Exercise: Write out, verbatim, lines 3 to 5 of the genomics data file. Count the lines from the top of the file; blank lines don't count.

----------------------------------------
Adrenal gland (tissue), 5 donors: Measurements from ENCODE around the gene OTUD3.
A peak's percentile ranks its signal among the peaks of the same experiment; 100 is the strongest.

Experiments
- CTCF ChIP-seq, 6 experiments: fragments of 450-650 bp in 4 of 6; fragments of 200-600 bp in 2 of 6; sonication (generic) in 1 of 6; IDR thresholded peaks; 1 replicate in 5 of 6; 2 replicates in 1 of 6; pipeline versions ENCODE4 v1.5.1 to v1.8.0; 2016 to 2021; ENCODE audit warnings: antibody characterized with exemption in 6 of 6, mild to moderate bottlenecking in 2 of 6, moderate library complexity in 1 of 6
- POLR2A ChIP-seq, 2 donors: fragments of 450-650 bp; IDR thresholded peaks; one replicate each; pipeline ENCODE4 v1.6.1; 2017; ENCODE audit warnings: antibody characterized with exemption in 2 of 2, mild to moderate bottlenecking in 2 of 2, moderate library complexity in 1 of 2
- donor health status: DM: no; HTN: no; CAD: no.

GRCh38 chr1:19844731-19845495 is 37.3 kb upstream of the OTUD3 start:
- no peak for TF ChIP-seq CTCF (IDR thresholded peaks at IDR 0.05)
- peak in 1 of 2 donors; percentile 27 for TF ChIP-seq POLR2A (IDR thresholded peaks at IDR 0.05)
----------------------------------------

Experiments
- CTCF ChIP-seq, 6 experiments: fragments of 450-650 bp in 4 of 6; fragments of 200-600 bp in 2 of 6; sonication (generic) in 1 of 6; IDR thresholded peaks; 1 replicate in 5 of 6; 2 replicates in 1 of 6; pipeline versions ENCODE4 v1.5.1 to v1.8.0; 2016 to 2021; ENCODE audit warnings: antibody characterized with exemption in 6 of 6, mild to moderate bottlenecking in 2 of 6, moderate library complexity in 1 of 6
- POLR2A ChIP-seq, 2 donors: fragments of 450-650 bp; IDR thresholded peaks; one replicate each; pipeline ENCODE4 v1.6.1; 2017; ENCODE audit warnings: antibody characterized with exemption in 2 of 2, mild to moderate bottlenecking in 2 of 2, moderate library complexity in 1 of 2